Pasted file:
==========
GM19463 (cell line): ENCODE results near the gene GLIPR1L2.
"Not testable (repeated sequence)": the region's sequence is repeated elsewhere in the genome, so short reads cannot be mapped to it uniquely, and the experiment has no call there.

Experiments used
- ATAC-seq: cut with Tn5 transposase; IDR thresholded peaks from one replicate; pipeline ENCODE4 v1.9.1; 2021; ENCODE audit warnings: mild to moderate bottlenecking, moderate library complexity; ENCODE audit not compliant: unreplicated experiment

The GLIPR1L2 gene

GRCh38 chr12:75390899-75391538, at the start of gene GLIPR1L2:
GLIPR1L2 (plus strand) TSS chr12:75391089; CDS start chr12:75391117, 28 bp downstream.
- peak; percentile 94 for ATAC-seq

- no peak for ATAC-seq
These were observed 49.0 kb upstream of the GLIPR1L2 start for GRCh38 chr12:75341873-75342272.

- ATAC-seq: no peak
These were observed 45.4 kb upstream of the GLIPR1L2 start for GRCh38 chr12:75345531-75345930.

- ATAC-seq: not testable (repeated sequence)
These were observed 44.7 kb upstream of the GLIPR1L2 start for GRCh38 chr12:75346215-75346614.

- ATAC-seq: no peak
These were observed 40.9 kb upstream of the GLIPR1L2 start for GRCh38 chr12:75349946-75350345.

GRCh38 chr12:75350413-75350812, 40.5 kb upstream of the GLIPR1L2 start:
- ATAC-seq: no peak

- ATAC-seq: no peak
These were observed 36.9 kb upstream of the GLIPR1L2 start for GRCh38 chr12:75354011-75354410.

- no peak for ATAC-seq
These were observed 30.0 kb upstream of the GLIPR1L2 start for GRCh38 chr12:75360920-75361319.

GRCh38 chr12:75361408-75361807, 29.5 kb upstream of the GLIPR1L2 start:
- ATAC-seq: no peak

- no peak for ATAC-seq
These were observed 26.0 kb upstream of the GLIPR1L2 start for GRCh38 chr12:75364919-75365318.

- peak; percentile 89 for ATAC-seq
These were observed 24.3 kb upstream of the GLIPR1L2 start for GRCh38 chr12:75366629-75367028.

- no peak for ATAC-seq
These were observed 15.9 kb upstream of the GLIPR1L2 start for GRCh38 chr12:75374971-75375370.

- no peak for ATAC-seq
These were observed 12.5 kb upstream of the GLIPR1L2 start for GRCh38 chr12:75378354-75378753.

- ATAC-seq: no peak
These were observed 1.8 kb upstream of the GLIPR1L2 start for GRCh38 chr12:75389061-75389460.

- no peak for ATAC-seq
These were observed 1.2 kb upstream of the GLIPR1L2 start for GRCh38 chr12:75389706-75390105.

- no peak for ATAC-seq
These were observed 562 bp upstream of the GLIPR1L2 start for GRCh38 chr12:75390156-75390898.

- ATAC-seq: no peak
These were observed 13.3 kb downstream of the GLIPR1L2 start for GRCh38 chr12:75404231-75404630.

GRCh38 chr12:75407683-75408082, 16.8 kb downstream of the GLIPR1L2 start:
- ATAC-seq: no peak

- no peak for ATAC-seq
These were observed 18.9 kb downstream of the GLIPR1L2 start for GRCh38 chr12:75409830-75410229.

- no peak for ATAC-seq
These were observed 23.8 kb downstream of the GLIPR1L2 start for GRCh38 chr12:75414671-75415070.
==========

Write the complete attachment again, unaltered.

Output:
GM19463 (cell line): ENCODE results near the gene GLIPR1L2.
"Not testable (repeated sequence)": the region's sequence is repeated elsewhere in the genome, so short reads cannot be mapped to it uniquely, and the experiment has no call there.

Experiments used
- ATAC-seq: cut with Tn5 transposase; IDR thresholded peaks from one replicate; pipeline ENCODE4 v1.9.1; 2021; ENCODE audit warnings: mild to moderate bottlenecking, moderate library complexity; ENCODE audit not compliant: unreplicated experiment

The GLIPR1L2 gene

GRCh38 chr12:75390899-75391538, at the start of gene GLIPR1L2:
GLIPR1L2 (plus strand) TSS chr12:75391089; CDS start chr12:75391117, 28 bp downstream.
- peak; percentile 94 for ATAC-seq

- no peak for ATAC-seq
These were observed 49.0 kb upstream of the GLIPR1L2 start for GRCh38 chr12:75341873-75342272.

- ATAC-seq: no peak
These were observed 45.4 kb upstream of the GLIPR1L2 start for GRCh38 chr12:75345531-75345930.

- ATAC-seq: not testable (repeated sequence)
These were observed 44.7 kb upstream of the GLIPR1L2 start for GRCh38 chr12:75346215-75346614.

- ATAC-seq: no peak
These were observed 40.9 kb upstream of the GLIPR1L2 start for GRCh38 chr12:75349946-75350345.

GRCh38 chr12:75350413-75350812, 40.5 kb upstream of the GLIPR1L2 start:
- ATAC-seq: no peak

- ATAC-seq: no peak
These were observed 36.9 kb upstream of the GLIPR1L2 start for GRCh38 chr12:75354011-75354410.

- no peak for ATAC-seq
These were observed 30.0 kb upstream of the GLIPR1L2 start for GRCh38 chr12:75360920-75361319.

GRCh38 chr12:75361408-75361807, 29.5 kb upstream of the GLIPR1L2 start:
- ATAC-seq: no peak

- no peak for ATAC-seq
These were observed 26.0 kb upstream of the GLIPR1L2 start for GRCh38 chr12:75364919-75365318.

- peak; percentile 89 for ATAC-seq
These were observed 24.3 kb upstream of the GLIPR1L2 start for GRCh38 chr12:75366629-75367028.

- no peak for ATAC-seq
These were observed 15.9 kb upstream of the GLIPR1L2 start for GRCh38 chr12:75374971-75375370.

- no peak for ATAC-seq
These were observed 12.5 kb upstream of the GLIPR1L2 start for GRCh38 chr12:75378354-75378753.

- ATAC-seq: no peak
These were observed 1.8 kb upstream of the GLIPR1L2 start for GRCh38 chr12:75389061-75389460.

- no peak for ATAC-seq
These were observed 1.2 kb upstream of the GLIPR1L2 start for GRCh38 chr12:75389706-75390105.

- no peak for ATAC-seq
These were observed 562 bp upstream of the GLIPR1L2 start for GRCh38 chr12:75390156-75390898.

- ATAC-seq: no peak
These were observed 13.3 kb downstream of the GLIPR1L2 start for GRCh38 chr12:75404231-75404630.

GRCh38 chr12:75407683-75408082, 16.8 kb downstream of the GLIPR1L2 start:
- ATAC-seq: no peak

- no peak for ATAC-seq
These were observed 18.9 kb downstream of the GLIPR1L2 start for GRCh38 chr12:75409830-75410229.

- no peak for ATAC-seq
These were observed 23.8 kb downstream of the GLIPR1L2 start for GRCh38 chr12:75414671-75415070.